Health Behaviors. U.S. Department of Health and Human Services.
Available online: http://www.cdc.gov/niosh/docs/2004-143/pdfs/2004-143.pdf
- Sheridan, J., Bennett, S., Coggan, C. et al. (2004). Injury and
Other Harms Associated with Methamphetamine Use: A Review of the Literature.
Auckland NZ: Injury Prevention Research Centre, University of Auckland.
Available online: http://www.fmhs.auckland.ac.nz/soph/centres/ipic/ (Link updated 9/26/2008)
- Oregon loggers: http://www.oregonloggers.org/Forest_Links.html (Link updated 12/11/2007 - no longer available 5/28/2013)
- NIOSH: http://www.cdc.gov/niosh/topics/logging/ (Link updated 3/26/2013)
- Oregon State University College of Forestry: http://www.cof.orst.edu/pubs_products.php
- Glossary: http://www.pfmt.org/fire/glossary.htm (Link no longer available 8/5/2009)
- OSHA: http://www.dol.gov/workingpartners/
Chaser: Member of a logging crew who unhooks the logs
at the landing and does other odd jobs.
Choker setter: Person in a logging
operation who places the choker around the log to be hauled to the landing;
one who attaches chokers to logs in the woods for the skidding unit; beginning
job for novice loggers.
Hooktender: Typically the highest-ranking
hourly employee; foreman in a yarding operation, responsible for operation
layouts and rig ups, to include placement of skyline.
Jumping: In this instance, the
practice of moving a skyline cable directly to a new tailhold without
re-spooling the skyline back up to the tower and then back down in a straight
line to the new location.
Landing: Flat ground where logs
are yarded and loaded on transport; a collection point for logs.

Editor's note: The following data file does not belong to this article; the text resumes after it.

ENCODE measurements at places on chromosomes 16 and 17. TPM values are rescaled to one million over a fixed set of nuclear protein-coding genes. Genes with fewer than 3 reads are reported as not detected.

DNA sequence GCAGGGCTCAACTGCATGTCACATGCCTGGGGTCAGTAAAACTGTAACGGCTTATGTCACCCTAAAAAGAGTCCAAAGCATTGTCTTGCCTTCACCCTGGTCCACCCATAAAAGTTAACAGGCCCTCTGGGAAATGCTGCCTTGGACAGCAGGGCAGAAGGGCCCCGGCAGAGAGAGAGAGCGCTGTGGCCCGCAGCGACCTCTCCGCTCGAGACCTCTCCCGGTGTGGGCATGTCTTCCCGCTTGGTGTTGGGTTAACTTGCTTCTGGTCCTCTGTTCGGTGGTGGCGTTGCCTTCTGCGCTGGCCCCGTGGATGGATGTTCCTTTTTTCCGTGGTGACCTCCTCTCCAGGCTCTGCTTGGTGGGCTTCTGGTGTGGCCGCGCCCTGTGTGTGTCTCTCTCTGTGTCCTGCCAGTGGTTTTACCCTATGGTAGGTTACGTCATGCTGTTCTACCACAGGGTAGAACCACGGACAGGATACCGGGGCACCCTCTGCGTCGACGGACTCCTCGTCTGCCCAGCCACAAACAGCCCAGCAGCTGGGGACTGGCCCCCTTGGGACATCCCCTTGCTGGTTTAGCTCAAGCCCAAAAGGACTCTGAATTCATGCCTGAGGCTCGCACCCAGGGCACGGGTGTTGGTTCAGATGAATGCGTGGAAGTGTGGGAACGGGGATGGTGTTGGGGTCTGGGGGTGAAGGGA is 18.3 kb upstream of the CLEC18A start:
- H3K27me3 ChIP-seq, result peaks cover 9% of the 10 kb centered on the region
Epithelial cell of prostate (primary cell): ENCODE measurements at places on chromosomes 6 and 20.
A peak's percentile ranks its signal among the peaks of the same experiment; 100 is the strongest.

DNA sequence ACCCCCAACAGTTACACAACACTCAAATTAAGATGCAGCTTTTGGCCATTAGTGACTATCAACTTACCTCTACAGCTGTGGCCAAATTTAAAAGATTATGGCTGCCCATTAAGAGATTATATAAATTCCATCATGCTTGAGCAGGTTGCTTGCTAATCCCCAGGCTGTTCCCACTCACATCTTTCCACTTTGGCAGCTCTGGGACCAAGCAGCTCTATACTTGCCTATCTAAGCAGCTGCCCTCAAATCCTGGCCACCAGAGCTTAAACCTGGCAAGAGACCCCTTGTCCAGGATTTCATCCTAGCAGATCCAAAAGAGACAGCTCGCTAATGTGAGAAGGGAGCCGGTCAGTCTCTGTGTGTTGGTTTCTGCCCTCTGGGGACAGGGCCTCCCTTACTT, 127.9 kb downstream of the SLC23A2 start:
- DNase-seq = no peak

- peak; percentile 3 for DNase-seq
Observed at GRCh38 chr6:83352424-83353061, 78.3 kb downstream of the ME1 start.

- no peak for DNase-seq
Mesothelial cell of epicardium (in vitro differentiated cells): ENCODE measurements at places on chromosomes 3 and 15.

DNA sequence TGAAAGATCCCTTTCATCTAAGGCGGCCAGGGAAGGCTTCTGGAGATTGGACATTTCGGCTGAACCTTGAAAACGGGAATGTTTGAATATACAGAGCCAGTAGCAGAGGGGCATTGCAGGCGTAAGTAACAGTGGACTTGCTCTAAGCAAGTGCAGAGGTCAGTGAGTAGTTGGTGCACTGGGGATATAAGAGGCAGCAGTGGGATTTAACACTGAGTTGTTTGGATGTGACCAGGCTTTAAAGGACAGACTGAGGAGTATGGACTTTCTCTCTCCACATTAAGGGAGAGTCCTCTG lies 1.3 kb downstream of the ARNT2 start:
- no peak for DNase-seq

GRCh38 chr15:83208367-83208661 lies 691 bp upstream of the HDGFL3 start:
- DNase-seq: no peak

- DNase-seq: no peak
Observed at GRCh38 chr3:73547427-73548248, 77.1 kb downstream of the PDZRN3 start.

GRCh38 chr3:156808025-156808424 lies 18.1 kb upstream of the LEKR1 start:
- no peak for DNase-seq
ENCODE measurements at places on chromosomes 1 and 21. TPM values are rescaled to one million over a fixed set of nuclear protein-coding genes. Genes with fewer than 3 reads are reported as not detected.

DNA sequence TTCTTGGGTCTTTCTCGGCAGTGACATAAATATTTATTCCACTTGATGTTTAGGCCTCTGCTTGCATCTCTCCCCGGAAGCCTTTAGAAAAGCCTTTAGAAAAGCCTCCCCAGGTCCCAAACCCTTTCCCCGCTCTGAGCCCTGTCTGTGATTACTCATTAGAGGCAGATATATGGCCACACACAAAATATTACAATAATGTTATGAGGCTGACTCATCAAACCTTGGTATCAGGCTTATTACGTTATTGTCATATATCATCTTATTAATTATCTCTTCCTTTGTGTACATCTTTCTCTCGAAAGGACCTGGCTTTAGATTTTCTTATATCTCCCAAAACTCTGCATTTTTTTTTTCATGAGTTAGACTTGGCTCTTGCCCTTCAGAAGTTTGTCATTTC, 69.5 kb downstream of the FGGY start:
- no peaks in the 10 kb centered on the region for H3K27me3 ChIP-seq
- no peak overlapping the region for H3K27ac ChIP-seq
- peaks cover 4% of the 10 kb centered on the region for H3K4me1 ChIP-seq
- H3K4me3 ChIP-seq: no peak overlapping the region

Layout: Position of the running
lines in a cable yarding system.
Rigging: Cables, blocks, and other
equipment used in yarding logs.
Rigging slinger: A member of a
yarding crew, whose chief duty is to oversee the choker setters; determines
sequence of logs to be yarded, according to guidelines established by
hooktender; issues directions to crew regarding logs to be yarded, positioning
and securing of chokers, and position of crew during movement of logs;
signals yarding engineer to control positioning of choker cables for setting
and yarding of logs.
Skidder: Self-propelled machine
designed to transport trees or parts of trees by trailing or dragging.
Skyline: Cable stretched taut
between a spar tree and a tailhold and used as a track for a skyline carriage.
Skyline road: Area bounded by the
length and lateral yarding width of any given skyline setting.
Slash pile: An accumulation of brushy
debris and branches gathered into a pile.
Tailhold: In cable logging, the
anchorage at the outer end of the skyline away from the landing.
Yarder: System of power-operated
winches used to haul logs from a stump to a landing.
Oregon FACE Program
The Center for Research on Occupational and Environmental Toxicology
at Oregon Health & Science University performs Fatality Assessment
and Control Evaluation (FACE) investigations through a cooperative agreement
with the National Institute for Occupational Safety and Health (NIOSH),
Division of Safety Research (DSR). The goal of these evaluations is to
prevent fatal work injuries in the future by studying the working environment,
the worker, the task the worker was performing, the tools the worker was using, the
energy exchange resulting in fatal injury, and the role
of management in controlling how these factors interact.
To contact Oregon
State FACE program personnel regarding State-based FACE reports, please
use information listed on the Contact Sheet on the NIOSH FACE web site.
Please contact In-house
FACE program personnel regarding In-house FACE reports and to gain
assistance when State-FACE program personnel cannot be reached.
Oregon FACE reports are for information, research, or occupational injury
control only. Safety and health practices may have changed since the investigation
was conducted and the report was completed. Persons needing regulatory
compliance information should consult the appropriate regulatory agency.